May 26th, 2024

Stock market today: Wall Street rises to add to last week’s gains

By Stan Choe, The Associated Press on May 6, 2024.

NEW YORK (AP) – U.S. stocks closed higher on Wall Street, adding to last week’s gains. The S&P 500 climbed 1% Monday. The Dow Jones Industrial Average rose 0.5%, and the Nasdaq composite added 1.2%. Treasury yields held steady in the bond market following last week’s big moves on hopes that a cooling job market could get the Federal Reserve to cut interest rates this year. Berkshire Hathaway rose after Warren Buffett’s company reported its latest quarterly results over the weekend. Freshpet jumped after reporting better results than expected. The Walt Disney Co. and Uber Technologies will also report their earnings later this week.

THIS IS A BREAKING NEWS UPDATE. AP’s earlier story follows below.

NEW YORK (AP) – U.S. stocks are ticking higher Monday as last week’s rush of market-moving events gives way to what could be a quieter week.

The S&P 500 was up 0.8% in afternoon trading. The Dow Jones Industrial Average was up 151 points, or 0.4%, as of 2:47 p.m. Eastern time, and the Nasdaq composite was 0.9% higher.

Berkshire Hathaway added 0.6% after Warren Buffett’s company reported its latest quarterly results over the weekend. Freshpet jumped 9.4% after reporting better results than expected in large part because it sold 30% more food for cats and dogs.

They helped to offset an 11.3% slide for Spirit Airlines, which reported a slightly worse loss than expected. The carrier said it’s facing increased competition in many of its markets, particularly between the United States and Latin America. Apple slipped 1.3% after Buffett pared Berkshire Hathaway’s stake in the tech giant.

The U.S. stock market has been swinging sharply since setting a record at the end of March. It sunk for weeks on fears that stubbornly high inflation would prevent or at least delay the Federal Reserve from delivering the cuts to interest rates that Wall Street craves.

But markets found a burst of optimism at the end of last week following a cooler-than-expected jobs report. It suggested the U.S. economy could nail the tightrope walk of staying strong enough to avoid a bad recession, but not so firm that it puts too much upward pressure on inflation.

Goldman Sachs economist David Mericle said he still expects two cuts to rates this year, in July and November, after Fed Chair Jerome Powell “pushed back strongly against the possibility of further rate hikes” at his press conference last week.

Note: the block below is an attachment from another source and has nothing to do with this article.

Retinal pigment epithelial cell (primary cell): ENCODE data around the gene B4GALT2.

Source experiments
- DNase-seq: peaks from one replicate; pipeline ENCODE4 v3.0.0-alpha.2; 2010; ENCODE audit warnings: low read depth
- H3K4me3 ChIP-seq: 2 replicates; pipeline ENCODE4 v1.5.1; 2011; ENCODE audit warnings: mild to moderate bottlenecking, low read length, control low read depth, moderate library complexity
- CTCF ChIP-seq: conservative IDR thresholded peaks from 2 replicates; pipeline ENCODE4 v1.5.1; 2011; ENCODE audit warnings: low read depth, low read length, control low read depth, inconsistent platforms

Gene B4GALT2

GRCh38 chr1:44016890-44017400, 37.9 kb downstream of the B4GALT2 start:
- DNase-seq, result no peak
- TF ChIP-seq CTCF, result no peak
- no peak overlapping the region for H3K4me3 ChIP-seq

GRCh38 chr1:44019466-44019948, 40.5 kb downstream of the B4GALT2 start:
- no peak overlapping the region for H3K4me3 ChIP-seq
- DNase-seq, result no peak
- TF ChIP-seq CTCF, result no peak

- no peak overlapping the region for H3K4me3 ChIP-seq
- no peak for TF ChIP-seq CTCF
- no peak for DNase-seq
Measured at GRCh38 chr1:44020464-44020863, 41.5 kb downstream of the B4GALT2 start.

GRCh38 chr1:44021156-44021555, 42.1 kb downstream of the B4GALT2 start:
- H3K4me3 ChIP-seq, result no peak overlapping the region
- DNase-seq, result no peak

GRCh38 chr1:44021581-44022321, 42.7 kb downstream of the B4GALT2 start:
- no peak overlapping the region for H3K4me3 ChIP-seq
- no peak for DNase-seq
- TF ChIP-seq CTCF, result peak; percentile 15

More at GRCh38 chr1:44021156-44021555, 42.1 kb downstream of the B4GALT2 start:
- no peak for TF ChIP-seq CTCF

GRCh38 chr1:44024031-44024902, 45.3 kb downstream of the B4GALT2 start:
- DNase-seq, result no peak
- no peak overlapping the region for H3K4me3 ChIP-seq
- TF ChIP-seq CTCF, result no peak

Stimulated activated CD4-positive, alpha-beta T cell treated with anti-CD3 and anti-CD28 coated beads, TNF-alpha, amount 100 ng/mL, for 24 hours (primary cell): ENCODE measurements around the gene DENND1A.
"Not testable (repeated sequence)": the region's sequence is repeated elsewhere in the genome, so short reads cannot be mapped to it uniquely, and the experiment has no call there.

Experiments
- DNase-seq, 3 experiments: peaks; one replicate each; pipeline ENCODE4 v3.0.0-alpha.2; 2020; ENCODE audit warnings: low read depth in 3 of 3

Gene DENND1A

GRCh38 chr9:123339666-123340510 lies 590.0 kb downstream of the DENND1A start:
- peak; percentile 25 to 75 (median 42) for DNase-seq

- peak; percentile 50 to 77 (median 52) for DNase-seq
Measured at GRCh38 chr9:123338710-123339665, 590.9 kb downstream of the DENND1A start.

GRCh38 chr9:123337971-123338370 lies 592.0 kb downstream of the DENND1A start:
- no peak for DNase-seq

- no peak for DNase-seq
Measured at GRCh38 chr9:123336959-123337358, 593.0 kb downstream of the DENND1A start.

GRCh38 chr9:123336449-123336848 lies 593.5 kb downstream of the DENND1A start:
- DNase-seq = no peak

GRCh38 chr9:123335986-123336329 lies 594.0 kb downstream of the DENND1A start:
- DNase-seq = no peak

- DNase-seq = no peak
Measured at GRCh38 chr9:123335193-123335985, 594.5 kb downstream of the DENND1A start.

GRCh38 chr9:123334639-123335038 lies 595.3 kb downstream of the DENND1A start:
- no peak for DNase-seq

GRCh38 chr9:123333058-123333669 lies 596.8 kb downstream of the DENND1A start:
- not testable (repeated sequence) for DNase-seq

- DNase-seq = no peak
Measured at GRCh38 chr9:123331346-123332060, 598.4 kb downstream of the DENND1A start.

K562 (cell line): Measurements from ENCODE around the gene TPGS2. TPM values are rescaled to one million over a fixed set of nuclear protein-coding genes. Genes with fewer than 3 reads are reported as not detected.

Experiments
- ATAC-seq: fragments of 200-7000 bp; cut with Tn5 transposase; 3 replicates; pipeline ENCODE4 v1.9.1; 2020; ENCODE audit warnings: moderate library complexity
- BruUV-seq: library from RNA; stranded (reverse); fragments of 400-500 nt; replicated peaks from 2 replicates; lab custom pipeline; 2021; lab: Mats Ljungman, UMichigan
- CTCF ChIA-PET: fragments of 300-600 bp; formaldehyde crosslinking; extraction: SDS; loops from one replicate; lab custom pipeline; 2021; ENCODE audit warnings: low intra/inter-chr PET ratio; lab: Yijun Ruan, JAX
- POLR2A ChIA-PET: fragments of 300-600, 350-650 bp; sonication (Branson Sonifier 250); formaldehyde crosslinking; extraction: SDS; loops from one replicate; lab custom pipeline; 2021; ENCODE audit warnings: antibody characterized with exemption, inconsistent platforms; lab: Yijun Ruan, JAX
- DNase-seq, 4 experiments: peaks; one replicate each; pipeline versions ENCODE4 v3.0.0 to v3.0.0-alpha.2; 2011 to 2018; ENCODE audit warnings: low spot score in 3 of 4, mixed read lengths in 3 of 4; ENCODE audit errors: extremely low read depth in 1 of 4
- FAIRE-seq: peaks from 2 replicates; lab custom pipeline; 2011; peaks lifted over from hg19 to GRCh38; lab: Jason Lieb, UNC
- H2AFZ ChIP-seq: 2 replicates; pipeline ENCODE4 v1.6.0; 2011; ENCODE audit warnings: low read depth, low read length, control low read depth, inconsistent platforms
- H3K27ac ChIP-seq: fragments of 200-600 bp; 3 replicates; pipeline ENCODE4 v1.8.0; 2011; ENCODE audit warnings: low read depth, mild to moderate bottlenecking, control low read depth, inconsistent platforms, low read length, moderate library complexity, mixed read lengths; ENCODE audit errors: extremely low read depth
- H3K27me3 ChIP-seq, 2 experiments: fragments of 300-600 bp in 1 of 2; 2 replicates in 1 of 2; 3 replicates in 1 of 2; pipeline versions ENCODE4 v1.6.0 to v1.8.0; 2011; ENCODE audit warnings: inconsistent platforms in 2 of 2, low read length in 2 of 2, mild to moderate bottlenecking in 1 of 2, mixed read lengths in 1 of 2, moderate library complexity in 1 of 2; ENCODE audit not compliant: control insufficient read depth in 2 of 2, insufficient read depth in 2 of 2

This upcoming week won’t include such highly anticipated events as last week’s Fed meeting or monthly jobs report. This week’s highlights instead could come from a number of speeches by Fed officials or from Friday’s preliminary report on consumer sentiment.

The bulk of companies in the S&P 500 have also already reported their results for the first three months of the year, with more than three-quarters of them topping profit expectations, according to FactSet.

But several more big names are still on the way this week, including The Walt Disney Co. and Uber Technologies.

In the bond market, which has been dictating much of the action in the stock market recently, Treasury yields were holding relatively steady.

The yield on the 10-year Treasury was at 4.49%, down slightly from 4.50% late Friday. The two-year Treasury, which more closely tracks expectations for the Fed, was also moving little.

Traders are betting on a 90% chance that the Fed will cut its main interest rate at least once before the end of the year, according to data from CME Group. That’s up from from an 81.6% probability seen a week ago.

In stock markets abroad, several exchanges were closed for holidays. Indexes rose relatively modestly in France, Germany and Hong Kong. Stocks jumped 1.2% in Shanghai.

Corporate profit reports have been better than expected not just in the United States but also in Europe and Japan, according to strategists at Deutsche Bank. Global earnings growth is on track for a second straight quarter of growth following four consecutive declines.

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AP Writers Matt Ott and Zimo Zhong contributed.

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